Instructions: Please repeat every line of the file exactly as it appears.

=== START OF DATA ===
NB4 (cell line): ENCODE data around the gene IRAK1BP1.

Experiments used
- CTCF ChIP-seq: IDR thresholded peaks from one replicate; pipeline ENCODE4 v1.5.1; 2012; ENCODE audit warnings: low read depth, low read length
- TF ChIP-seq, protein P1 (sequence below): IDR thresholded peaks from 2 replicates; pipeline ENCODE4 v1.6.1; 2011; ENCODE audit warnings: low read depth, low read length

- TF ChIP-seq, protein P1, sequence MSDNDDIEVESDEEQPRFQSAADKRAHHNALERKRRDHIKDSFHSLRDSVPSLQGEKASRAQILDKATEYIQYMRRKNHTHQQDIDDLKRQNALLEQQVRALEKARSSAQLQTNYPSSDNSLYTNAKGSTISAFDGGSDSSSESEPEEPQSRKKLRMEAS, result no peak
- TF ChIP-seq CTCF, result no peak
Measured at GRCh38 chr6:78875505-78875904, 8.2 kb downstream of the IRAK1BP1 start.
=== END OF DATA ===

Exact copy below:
NB4 (cell line): ENCODE data around the gene IRAK1BP1.

Experiments used
- CTCF ChIP-seq: IDR thresholded peaks from one replicate; pipeline ENCODE4 v1.5.1; 2012; ENCODE audit warnings: low read depth, low read length
- TF ChIP-seq, protein P1 (sequence below): IDR thresholded peaks from 2 replicates; pipeline ENCODE4 v1.6.1; 2011; ENCODE audit warnings: low read depth, low read length

- TF ChIP-seq, protein P1, sequence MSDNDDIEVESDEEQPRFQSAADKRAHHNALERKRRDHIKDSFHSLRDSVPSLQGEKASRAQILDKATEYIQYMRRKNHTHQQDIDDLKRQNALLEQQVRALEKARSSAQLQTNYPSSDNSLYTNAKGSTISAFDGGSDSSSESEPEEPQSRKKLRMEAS, result no peak
- TF ChIP-seq CTCF, result no peak
Measured at GRCh38 chr6:78875505-78875904, 8.2 kb downstream of the IRAK1BP1 start.